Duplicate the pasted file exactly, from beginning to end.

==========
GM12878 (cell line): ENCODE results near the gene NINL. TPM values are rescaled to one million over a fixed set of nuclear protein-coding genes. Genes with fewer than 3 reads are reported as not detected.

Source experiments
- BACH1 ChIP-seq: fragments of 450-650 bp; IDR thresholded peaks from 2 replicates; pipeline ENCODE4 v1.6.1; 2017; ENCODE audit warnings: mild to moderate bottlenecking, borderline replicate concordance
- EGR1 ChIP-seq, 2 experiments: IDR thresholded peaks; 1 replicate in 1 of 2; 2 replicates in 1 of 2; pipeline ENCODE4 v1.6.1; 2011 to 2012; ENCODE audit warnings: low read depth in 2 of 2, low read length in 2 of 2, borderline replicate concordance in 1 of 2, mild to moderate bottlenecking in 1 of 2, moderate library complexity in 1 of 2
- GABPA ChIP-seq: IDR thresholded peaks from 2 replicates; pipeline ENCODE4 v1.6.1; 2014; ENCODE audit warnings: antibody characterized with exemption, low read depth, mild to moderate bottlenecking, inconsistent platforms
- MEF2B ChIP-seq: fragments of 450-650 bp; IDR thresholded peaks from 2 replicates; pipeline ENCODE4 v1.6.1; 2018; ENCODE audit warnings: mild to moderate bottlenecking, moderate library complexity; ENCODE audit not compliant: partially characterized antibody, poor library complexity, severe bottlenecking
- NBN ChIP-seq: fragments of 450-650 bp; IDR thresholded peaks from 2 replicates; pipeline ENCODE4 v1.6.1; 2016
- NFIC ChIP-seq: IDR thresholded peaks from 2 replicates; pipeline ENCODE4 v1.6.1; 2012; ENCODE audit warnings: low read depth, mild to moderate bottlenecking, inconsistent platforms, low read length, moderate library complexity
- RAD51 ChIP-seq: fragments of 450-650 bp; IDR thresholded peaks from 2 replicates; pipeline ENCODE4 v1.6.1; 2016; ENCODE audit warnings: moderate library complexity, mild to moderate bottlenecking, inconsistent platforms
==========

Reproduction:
GM12878 (cell line): ENCODE results near the gene NINL. TPM values are rescaled to one million over a fixed set of nuclear protein-coding genes. Genes with fewer than 3 reads are reported as not detected.

Source experiments
- BACH1 ChIP-seq: fragments of 450-650 bp; IDR thresholded peaks from 2 replicates; pipeline ENCODE4 v1.6.1; 2017; ENCODE audit warnings: mild to moderate bottlenecking, borderline replicate concordance
- EGR1 ChIP-seq, 2 experiments: IDR thresholded peaks; 1 replicate in 1 of 2; 2 replicates in 1 of 2; pipeline ENCODE4 v1.6.1; 2011 to 2012; ENCODE audit warnings: low read depth in 2 of 2, low read length in 2 of 2, borderline replicate concordance in 1 of 2, mild to moderate bottlenecking in 1 of 2, moderate library complexity in 1 of 2
- GABPA ChIP-seq: IDR thresholded peaks from 2 replicates; pipeline ENCODE4 v1.6.1; 2014; ENCODE audit warnings: antibody characterized with exemption, low read depth, mild to moderate bottlenecking, inconsistent platforms
- MEF2B ChIP-seq: fragments of 450-650 bp; IDR thresholded peaks from 2 replicates; pipeline ENCODE4 v1.6.1; 2018; ENCODE audit warnings: mild to moderate bottlenecking, moderate library complexity; ENCODE audit not compliant: partially characterized antibody, poor library complexity, severe bottlenecking
- NBN ChIP-seq: fragments of 450-650 bp; IDR thresholded peaks from 2 replicates; pipeline ENCODE4 v1.6.1; 2016
- NFIC ChIP-seq: IDR thresholded peaks from 2 replicates; pipeline ENCODE4 v1.6.1; 2012; ENCODE audit warnings: low read depth, mild to moderate bottlenecking, inconsistent platforms, low read length, moderate library complexity
- RAD51 ChIP-seq: fragments of 450-650 bp; IDR thresholded peaks from 2 replicates; pipeline ENCODE4 v1.6.1; 2016; ENCODE audit warnings: moderate library complexity, mild to moderate bottlenecking, inconsistent platforms